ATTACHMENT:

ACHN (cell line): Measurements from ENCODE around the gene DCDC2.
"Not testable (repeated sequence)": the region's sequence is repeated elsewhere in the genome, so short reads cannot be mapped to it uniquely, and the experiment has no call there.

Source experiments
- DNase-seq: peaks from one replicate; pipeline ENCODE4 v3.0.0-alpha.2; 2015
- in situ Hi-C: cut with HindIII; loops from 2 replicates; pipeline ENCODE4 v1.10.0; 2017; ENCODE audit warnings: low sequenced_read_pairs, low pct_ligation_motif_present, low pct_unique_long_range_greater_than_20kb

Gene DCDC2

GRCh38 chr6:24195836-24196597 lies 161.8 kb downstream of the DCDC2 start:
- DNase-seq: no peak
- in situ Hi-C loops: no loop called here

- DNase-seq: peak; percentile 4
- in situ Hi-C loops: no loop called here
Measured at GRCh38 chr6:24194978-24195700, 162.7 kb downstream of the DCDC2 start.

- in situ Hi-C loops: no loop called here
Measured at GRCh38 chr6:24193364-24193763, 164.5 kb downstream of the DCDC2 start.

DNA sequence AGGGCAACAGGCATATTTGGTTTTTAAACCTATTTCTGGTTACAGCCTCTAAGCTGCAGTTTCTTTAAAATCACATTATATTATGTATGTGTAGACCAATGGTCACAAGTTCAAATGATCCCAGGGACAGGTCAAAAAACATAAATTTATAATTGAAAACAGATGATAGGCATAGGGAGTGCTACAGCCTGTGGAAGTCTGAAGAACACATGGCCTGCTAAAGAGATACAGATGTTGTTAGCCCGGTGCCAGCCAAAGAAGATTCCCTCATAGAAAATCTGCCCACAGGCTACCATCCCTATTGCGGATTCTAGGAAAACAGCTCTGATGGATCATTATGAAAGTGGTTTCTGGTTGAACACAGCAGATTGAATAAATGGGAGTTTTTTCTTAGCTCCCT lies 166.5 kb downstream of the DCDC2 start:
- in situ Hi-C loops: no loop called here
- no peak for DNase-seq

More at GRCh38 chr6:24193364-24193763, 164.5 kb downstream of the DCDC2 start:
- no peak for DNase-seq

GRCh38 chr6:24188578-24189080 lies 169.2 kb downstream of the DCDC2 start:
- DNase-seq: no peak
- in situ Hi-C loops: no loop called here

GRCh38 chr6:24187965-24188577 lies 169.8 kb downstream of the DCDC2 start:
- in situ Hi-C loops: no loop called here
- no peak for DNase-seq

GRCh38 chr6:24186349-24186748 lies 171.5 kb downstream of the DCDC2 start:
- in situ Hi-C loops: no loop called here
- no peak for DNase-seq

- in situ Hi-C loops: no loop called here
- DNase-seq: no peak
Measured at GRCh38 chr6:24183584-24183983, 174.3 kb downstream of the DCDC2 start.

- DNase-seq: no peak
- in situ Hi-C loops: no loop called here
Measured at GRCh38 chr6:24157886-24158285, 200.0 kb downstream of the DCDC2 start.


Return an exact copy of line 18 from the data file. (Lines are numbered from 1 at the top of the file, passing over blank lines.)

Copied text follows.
More at GRCh38 chr6:24193364-24193763, 164.5 kb downstream of the DCDC2 start: